Plastic Bags Bill Still Needs Work
Raritan Headwaters and our environmental colleagues have been working with our allies in the legislature for years to craft a law that would limit the scourge of plastic bags on our landscape and in our water by encouraging people to use reusable bags.
A bill recently passed by the New Jersey legislature (A3267), which puts a five-cent fee on each disposable bag given out by retailers, has many flaws.
- To be considered reusable under the bill, a plastic bag need be only 2.25 mils thick (a mil is 1/1,000 of an inch). Bag manufacturers will simply make slightly thicker bags for retailers to hand out. We will still have an immense problem with plastic bags littering our state, but the bags will be a tiny bit thicker.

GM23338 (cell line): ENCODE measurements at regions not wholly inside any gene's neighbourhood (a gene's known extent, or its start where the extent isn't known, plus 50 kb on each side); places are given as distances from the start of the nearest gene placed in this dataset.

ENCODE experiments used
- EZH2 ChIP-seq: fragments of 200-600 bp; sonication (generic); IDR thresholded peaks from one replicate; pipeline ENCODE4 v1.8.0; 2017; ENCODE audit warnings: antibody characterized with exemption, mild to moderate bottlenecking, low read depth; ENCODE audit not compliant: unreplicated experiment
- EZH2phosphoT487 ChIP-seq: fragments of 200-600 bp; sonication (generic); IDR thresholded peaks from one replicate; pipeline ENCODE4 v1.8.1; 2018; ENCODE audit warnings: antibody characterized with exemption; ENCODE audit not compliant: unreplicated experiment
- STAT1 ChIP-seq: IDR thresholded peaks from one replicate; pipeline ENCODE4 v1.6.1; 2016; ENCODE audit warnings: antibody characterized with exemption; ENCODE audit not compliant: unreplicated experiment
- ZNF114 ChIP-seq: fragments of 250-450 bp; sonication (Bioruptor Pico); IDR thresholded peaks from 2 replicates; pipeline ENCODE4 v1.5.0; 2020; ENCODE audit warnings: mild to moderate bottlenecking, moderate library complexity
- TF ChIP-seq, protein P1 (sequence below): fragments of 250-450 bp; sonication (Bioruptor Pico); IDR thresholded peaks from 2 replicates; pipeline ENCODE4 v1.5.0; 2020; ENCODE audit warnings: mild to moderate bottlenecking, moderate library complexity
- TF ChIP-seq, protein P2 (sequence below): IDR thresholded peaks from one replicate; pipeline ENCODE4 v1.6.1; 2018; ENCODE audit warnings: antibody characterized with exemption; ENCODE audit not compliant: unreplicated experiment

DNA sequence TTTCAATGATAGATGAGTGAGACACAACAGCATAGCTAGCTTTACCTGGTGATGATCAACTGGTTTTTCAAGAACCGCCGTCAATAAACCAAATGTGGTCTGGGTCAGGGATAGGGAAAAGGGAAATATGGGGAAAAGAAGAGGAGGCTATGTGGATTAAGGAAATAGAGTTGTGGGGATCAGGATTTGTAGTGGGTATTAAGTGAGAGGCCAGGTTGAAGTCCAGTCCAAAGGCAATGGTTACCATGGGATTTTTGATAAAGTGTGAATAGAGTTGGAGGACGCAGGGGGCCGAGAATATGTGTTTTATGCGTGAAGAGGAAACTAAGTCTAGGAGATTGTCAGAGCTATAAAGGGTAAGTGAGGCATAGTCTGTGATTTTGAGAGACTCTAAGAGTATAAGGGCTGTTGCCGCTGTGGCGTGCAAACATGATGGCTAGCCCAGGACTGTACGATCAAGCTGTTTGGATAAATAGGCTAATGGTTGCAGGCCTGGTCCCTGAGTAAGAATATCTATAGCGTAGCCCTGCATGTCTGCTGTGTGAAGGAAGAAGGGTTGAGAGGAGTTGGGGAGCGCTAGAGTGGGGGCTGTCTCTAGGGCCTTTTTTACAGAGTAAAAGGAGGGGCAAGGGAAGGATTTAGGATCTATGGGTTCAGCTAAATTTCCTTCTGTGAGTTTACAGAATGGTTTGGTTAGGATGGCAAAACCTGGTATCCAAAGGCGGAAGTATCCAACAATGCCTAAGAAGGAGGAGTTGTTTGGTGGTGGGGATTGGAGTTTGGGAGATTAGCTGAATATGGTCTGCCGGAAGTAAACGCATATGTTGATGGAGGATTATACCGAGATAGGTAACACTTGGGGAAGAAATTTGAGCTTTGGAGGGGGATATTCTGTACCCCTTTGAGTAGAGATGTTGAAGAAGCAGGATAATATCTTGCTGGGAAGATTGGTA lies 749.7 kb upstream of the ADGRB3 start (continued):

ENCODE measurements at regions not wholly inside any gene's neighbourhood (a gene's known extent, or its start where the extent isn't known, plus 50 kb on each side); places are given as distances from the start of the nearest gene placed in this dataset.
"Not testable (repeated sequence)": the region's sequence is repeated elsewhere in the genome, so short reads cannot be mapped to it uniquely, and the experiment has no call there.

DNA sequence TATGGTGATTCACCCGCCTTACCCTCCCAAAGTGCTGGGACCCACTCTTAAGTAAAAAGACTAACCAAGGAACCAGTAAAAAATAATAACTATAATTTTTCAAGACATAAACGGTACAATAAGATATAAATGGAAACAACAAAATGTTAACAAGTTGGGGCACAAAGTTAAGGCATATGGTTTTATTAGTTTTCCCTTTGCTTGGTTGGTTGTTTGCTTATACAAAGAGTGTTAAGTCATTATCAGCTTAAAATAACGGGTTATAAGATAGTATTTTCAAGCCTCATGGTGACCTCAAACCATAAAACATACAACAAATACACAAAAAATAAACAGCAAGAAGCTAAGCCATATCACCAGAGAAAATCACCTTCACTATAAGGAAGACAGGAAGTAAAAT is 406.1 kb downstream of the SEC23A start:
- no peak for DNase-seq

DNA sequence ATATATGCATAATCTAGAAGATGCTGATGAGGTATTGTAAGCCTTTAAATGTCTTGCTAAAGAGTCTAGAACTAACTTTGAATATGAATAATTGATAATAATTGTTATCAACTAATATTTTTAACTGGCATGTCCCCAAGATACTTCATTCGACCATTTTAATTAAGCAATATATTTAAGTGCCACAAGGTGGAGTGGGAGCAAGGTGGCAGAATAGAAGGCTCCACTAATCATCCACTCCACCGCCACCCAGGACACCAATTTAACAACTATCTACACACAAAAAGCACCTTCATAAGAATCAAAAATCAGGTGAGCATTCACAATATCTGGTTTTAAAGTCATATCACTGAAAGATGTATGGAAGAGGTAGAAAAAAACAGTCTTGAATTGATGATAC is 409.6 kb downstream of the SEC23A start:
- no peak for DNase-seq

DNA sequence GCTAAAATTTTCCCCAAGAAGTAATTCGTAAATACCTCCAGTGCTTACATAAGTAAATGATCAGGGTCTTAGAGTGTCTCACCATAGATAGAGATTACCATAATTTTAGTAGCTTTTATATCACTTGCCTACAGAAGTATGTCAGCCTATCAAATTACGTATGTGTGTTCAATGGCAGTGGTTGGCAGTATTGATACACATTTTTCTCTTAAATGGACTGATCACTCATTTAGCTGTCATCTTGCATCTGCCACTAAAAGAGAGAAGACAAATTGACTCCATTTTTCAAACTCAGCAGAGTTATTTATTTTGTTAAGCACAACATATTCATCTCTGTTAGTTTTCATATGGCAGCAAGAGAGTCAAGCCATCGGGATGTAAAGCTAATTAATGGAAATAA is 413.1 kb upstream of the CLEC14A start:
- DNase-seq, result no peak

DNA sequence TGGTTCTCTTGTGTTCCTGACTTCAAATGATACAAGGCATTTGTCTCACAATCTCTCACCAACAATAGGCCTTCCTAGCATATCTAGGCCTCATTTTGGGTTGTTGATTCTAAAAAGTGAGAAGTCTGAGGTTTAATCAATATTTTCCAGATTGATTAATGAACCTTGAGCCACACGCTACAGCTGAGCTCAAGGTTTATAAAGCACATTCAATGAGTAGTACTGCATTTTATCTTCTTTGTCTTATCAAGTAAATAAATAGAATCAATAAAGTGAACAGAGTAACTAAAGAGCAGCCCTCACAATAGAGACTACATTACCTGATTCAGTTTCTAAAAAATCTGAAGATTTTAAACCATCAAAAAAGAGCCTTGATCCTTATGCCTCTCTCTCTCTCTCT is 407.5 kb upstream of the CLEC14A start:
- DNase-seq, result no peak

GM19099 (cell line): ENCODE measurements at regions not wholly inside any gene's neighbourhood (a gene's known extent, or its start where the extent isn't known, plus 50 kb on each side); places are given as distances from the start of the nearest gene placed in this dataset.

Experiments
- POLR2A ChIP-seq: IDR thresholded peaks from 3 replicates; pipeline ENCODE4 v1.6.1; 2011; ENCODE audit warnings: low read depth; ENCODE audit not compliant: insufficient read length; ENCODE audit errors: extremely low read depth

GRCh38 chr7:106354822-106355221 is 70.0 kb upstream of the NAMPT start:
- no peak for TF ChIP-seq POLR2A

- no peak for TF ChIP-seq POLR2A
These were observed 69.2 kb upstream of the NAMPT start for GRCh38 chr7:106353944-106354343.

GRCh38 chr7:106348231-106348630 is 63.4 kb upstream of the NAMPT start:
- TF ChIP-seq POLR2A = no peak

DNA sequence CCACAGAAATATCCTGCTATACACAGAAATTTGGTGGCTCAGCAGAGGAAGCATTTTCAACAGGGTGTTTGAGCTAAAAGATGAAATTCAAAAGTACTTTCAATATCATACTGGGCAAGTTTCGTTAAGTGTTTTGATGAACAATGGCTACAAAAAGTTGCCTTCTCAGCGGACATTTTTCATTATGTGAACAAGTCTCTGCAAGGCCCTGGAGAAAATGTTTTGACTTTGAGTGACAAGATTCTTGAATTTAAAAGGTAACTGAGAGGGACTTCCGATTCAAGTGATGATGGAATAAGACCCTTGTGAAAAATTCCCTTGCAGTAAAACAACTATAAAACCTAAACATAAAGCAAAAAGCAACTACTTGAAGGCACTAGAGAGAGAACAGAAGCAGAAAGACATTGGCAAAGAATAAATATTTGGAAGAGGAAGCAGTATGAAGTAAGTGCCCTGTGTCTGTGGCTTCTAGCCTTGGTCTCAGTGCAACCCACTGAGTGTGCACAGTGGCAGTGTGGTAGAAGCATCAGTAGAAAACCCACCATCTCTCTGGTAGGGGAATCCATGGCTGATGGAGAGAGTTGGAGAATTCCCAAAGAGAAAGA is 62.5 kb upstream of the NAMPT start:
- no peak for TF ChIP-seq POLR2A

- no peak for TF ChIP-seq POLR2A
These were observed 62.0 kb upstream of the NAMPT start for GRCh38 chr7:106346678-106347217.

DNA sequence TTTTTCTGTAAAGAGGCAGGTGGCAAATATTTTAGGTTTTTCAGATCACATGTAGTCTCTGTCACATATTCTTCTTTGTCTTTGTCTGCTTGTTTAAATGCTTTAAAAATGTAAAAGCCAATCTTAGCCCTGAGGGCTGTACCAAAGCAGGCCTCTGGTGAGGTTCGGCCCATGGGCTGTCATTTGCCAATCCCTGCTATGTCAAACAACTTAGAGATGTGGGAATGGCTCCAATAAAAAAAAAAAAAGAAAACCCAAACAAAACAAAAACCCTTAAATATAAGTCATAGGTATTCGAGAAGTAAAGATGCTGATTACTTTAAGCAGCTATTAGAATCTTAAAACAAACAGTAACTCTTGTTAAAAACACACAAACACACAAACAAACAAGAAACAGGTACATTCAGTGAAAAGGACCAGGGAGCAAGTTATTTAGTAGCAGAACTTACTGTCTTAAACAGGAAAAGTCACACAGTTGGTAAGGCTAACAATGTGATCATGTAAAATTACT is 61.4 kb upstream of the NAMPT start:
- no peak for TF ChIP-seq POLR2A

- Local communities would no longer be able to limit or ban the use of plastic bags because the bill preempts local decision making.
- The bill lacks an effective way to enforce its requirements. Moreover, those requirements do not apply to shops of less than 2,000 square feet. The bill would excuse many small, local stores from helping to address our plastic bag problem.
- Finally, the funds from the bag fee are intended to be used to fix lead contamination in our schools and communities. In a move that might cynically be considered predicable, the legislature’s budget bill for this coming fiscal year “reallocates” the funds generated by the bag bill to the general fund. You read that right: the legislature is raiding funds from a bill that hasn’t even been signed into law yet.
Please call Governor Murphy and ask him to veto the bill, or to conditionally veto the bill and add in the amendments he has from environmental groups. You can call the Governor’s office at (609) 292-6000, or contact him through his website at: https://nj.gov/governor/contact/